Kyoto Companies & the International Student Job Search – from the 2018 Paid Internship Seminar -
Making a strategy for the company of your choice
Mr. Miyagawa: Before the screening process has even begun for large companies, it’s key to get a smaller company to tell you, “If things don’t work out with the big company, come and join us.”
Also, once you’ve received a job offer from one company, you’ll feel more confident in trying to apply to others.
I think it’s good to speak frankly with the company you received an early offer from about your job hunt from there on, and to stay in contact. I highly recommend making such a point of contact early on.
Remember that international students require more time than Japanese students to prepare their applications, and that narrowing down the list of companies you’ll apply to after already receiving an offer is an effective strategy.
Kyoto is of course home to a number of big corporations, but also has many attractive small- to –mid-sized companies. I highly encourage participants in this internship program to make a point of contact with such companies.
Mr. Miyagawa: It can be really helpful to listen to advice from upperclassmen who’ve finished their job hunt, and by actively participating in problem-based learning (PBL) classes.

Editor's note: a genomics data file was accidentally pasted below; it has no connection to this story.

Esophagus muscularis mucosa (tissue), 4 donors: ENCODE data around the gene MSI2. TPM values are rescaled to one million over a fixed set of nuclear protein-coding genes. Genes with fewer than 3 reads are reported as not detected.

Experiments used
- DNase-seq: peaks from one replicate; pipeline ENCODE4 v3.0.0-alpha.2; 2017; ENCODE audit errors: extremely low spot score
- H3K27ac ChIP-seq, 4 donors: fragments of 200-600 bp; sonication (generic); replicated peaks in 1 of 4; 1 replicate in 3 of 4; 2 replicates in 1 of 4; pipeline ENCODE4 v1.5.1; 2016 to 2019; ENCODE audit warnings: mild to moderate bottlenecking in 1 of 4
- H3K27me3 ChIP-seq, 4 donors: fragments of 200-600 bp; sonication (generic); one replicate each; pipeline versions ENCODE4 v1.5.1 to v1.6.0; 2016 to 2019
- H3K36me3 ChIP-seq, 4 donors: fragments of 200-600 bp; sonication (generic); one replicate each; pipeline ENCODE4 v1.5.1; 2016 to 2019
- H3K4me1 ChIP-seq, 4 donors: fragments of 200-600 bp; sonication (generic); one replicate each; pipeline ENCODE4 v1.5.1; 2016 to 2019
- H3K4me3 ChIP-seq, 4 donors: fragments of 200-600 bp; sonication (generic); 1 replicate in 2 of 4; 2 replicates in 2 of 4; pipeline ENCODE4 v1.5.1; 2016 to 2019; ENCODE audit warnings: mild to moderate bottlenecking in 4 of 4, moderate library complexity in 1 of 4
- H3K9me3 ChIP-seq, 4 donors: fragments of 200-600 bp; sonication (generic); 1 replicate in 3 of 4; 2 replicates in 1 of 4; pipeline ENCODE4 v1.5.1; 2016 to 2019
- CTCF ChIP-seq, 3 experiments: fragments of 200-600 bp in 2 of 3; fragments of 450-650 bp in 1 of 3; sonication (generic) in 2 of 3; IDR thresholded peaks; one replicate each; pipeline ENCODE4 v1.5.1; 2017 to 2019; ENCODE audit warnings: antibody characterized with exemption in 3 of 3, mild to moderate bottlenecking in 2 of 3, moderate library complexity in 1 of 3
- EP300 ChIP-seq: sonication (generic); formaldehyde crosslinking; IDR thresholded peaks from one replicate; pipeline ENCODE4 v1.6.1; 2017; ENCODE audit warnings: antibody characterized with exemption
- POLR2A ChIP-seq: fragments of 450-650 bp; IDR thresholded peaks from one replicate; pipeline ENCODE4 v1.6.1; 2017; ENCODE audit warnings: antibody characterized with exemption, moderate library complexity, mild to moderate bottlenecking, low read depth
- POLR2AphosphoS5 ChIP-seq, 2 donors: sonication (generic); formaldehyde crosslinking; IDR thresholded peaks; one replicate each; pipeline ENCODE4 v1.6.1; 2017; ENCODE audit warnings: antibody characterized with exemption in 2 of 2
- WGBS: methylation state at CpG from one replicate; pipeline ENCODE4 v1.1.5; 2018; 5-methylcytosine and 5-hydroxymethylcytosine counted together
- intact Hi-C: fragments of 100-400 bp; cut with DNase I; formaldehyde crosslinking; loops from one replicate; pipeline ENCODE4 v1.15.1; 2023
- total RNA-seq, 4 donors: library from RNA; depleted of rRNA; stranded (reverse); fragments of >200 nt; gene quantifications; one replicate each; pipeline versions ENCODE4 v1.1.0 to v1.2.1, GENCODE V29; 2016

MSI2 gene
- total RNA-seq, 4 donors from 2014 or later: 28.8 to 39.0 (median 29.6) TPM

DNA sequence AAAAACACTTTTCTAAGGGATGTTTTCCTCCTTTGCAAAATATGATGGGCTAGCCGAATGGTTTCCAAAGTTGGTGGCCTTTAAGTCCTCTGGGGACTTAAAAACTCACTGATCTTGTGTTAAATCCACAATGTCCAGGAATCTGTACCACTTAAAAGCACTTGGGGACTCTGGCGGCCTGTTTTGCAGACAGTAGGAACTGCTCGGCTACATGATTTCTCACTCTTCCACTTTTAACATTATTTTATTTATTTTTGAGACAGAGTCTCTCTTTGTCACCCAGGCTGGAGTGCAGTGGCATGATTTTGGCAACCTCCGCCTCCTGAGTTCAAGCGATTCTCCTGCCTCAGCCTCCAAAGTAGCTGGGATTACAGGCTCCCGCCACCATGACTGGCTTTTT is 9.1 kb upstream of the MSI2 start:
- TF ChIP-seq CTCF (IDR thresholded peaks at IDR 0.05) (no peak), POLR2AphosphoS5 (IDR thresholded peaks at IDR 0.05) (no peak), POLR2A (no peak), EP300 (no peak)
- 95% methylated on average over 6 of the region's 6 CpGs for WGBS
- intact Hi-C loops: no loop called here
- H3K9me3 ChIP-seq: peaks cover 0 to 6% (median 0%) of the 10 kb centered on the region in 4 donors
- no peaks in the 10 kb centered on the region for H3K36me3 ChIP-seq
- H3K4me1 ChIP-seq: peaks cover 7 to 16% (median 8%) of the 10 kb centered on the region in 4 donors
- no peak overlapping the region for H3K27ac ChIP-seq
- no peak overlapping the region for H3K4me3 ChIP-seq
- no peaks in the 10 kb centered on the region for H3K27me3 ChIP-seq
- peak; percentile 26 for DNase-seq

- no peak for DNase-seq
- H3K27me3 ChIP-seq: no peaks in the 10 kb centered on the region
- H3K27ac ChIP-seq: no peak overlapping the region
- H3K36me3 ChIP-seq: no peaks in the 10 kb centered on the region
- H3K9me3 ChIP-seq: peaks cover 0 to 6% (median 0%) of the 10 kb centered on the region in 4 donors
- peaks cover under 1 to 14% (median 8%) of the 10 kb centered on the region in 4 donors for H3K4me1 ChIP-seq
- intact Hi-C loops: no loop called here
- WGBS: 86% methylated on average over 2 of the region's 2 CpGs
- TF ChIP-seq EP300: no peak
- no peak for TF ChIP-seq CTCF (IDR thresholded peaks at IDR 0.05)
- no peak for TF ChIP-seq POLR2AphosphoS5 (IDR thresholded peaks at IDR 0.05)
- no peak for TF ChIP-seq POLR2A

In Kyoto, there’s a special student discount for business Japanese e-learning, so please consider that as well.
Going into your job search, instead of aiming to be “the same as a Japanese student,” focus on your experience and strengths as an international student, and on what you want to do.
A good manager should be thinking of how best to use an international student’s unique strengths. They’ll also be hoping to hear new ideas and proposals that might not come from their Japanese employees, and that their company will grow through overseas contact. All of you have the incredibly valuable experience of having studied abroad in another country. Be proud of that status as you try to find work in Japan.